While Woodley was working on the Divergent trilogy she became seriously unwell, a fact that remained private until last year. “You know, health is one of those things where, unless something is very visible, unless you can see someone has a broken leg, it’s such a personal battle, it’s such a private battle.” She won’t reveal what happened: “All I’ll say is that I feel so grateful to be alive.” Also: “It’s weird to have huge movies coming out and premiering while you’re laying in bed not able to move going, ‘Oh, fuck.’”
Life seems less stressful now. During the pandemic, she met and became engaged to the American football star Aaron Rodgers. (At first, Woodley didn’t know who he was; she said recently, “I never thought I’d fall in love with someone who throws balls for a living.”) She asks, affably, that we don’t discuss the relationship. “We’re trying to keep it as private as possible.” Though she will talk about love. “I went camping in the desert recently,” she says, “and there were these giant, giant canyons around me, and it’s the purest form of love I can experience, looking at these canyons. It’s the same type of love I experience when I look at a lover, or my mum, or my dog, and I guess at certain times I feel it with myself – a feeling of connection.”
For expressions like these, Woodley can come off as a bit of kook. She is a press mainstay for revealing unusual personal habits: whitening her teeth with sesame oil; sunbathing naked in order to “give my vagina a little vitamin D”. Every morning she wakes up and sings. She has been described repeatedly as hippy-ish, as though she has emerged from another, more grounded time. “I mean, I used to get offended by that. But now I’m just like, ‘Great, you want to call me a hippy? So many things about the hippy movement were fucking beautiful, I’m all about it.’” Throughout her career she has highlighted significant environmental issues; in 2016 she was arrested for protesting the Dakota Access Pipeline. (She refers to the ocean, where she spent part of 2019, courtesy of Greenpeace, as a “she”.) “When I was talking about these things 10 or 15 years ago, it was before people knew what environmentalism was. The most environmental thing you could do then was recycle. There wasn’t a lot of narrative around these things. So of course you’re going to be ostracised in some way, be labelled as ‘other’, because it’s not mainstream.” She accepts, and is grateful, things have changed. “Now? Every single fucking influencer or model or CEO is talking about this! Look, I don’t take offence at being called ‘The Hippy of Hollywood’ if it means one or two people are going to learn some things.”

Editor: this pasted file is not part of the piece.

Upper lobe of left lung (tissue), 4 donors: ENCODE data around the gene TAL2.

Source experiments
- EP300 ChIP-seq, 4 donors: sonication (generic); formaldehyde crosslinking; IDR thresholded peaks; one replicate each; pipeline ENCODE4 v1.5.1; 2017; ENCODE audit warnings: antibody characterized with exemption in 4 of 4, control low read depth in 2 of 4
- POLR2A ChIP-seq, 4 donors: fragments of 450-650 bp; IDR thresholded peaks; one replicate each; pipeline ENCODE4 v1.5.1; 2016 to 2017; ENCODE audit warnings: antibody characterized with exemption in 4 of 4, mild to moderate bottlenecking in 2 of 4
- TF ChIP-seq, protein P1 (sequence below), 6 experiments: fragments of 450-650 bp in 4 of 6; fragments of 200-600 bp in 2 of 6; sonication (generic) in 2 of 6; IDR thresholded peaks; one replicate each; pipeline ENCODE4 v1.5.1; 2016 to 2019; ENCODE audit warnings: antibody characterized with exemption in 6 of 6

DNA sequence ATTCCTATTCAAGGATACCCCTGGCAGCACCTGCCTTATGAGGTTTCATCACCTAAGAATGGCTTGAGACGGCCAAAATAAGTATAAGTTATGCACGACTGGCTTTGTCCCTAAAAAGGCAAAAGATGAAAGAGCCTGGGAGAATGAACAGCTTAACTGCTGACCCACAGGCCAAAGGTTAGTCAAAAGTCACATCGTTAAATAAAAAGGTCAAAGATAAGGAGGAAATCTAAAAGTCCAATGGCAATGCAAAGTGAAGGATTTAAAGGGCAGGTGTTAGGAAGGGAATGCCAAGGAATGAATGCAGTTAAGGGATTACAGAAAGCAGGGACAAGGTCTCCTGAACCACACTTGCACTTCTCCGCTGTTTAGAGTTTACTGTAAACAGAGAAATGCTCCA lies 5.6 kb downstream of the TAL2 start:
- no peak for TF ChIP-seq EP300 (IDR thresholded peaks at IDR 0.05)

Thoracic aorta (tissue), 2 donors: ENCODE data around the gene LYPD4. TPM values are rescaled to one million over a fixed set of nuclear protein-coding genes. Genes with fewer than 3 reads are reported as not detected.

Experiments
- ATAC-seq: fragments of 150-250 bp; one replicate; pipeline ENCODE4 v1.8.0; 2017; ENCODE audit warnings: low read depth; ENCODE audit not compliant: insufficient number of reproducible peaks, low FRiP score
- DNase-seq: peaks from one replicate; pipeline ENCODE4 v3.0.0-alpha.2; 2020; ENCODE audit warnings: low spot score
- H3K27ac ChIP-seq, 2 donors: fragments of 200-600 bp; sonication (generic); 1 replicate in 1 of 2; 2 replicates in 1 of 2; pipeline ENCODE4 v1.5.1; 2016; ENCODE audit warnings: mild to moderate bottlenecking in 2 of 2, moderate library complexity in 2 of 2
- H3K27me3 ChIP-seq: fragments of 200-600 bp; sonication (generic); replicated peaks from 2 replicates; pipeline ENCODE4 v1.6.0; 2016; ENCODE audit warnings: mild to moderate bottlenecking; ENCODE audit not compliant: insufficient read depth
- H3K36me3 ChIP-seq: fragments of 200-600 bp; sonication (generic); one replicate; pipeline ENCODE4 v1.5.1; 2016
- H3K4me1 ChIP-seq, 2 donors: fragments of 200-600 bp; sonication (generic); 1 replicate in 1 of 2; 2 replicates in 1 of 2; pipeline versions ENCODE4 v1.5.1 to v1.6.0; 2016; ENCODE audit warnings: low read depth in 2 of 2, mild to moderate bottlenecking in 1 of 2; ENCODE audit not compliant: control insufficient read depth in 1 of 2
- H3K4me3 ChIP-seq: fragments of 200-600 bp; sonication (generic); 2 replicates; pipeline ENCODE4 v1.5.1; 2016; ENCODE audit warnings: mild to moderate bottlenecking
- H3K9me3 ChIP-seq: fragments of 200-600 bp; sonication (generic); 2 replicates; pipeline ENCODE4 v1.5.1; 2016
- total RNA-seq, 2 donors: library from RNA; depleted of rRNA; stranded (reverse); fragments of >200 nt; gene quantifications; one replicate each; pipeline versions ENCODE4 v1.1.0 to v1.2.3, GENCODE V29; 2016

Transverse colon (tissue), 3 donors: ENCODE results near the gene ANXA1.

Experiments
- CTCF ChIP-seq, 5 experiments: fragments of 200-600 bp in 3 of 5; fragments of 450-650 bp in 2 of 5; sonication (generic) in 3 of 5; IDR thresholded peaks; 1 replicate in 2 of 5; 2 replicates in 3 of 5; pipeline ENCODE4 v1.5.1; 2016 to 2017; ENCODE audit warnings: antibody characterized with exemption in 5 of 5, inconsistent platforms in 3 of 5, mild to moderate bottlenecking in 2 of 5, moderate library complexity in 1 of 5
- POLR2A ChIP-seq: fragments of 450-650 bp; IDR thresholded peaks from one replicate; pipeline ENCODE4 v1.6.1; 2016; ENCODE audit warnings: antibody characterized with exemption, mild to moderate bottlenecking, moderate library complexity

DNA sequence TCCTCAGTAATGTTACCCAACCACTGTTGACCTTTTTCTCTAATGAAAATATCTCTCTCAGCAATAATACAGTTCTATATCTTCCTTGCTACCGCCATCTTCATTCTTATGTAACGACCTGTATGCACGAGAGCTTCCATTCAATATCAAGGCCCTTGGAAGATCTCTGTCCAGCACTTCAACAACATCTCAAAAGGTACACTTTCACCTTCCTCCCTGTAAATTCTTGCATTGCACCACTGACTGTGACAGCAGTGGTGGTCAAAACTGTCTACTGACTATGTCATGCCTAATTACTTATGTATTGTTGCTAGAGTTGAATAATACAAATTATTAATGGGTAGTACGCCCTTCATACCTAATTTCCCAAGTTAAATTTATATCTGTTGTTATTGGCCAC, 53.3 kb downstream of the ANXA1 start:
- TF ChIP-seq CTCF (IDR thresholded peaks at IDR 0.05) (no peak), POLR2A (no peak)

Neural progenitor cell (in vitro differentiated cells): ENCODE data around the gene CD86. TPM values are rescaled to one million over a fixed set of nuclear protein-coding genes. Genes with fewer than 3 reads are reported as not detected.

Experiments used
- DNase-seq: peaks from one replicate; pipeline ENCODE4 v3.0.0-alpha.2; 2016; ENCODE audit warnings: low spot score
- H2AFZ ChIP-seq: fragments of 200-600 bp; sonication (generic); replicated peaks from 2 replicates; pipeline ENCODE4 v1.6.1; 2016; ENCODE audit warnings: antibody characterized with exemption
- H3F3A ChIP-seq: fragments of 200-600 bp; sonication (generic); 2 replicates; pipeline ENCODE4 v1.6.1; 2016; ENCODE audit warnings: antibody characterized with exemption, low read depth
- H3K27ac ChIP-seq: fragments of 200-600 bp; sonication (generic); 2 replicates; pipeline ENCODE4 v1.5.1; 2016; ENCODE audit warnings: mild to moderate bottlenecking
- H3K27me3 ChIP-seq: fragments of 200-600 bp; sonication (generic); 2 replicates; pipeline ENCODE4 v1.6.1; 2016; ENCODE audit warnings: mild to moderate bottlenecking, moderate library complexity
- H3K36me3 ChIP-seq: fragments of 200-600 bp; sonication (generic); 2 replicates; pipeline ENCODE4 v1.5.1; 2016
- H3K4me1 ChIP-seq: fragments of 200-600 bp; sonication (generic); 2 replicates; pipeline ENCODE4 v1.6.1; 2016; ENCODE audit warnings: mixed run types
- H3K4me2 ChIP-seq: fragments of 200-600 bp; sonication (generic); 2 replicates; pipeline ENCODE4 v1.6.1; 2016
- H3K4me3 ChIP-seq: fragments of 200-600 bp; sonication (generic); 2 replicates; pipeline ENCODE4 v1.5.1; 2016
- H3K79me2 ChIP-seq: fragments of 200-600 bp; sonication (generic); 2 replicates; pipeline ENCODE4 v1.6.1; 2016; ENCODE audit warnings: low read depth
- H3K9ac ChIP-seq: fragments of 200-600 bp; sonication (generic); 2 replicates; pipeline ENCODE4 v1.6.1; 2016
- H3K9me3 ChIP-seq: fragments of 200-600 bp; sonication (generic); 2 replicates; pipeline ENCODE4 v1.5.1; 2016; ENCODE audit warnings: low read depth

It is this version of Woodley that seems most true: the hippy-ish, not-mainstream Woodley, a person who bothers about things going on in the world and the people within it – who also acts. Winslet told me: “Shai has an awareness that sometimes paying attention to the life experiences of people around you, who have already gone through certain chapters in their life” is valuable, which you might wag a cynic’s finger at, labelling it “actor speak”, but here seems genuine. “For me, the way I grow as an actor is by studying other people in the flesh, in real life,” Woodley says. (She claims not to have watched many films, which she assumes provide inspiration for other actors.) Once, while travelling in her 20s, she fell asleep in a train cabin in Italy, “and somebody comes into the cabin and tries to steal the backpack out of my hands, and I’m wrestling with this person…” To her, the experience was thrilling, not terrifying, and helpful as a truth to be witnessed. “One day in the future, perhaps I’ll play a character where I’ll need to call upon that memory. And I’ll understand so intrinsically how that needs to be played because I’ve seen it in real life. I’ve lived it. I’ve looked into that person’s eyes.”
Last Letter from Your Lover is in UK cinemas on 6 August
Photographer’s assistants: Caroline Salazar, Sebastian Keefe, John Batchine; styling by Alexandra Mandelkon at The Wall group; hair by Adir Abergel for Virtue Labs; makeup by Sabrina Bedrani for Dior Beauty at The Wall Group; manicurist Betina Goldstein for Chanel Beauty at The Wall Group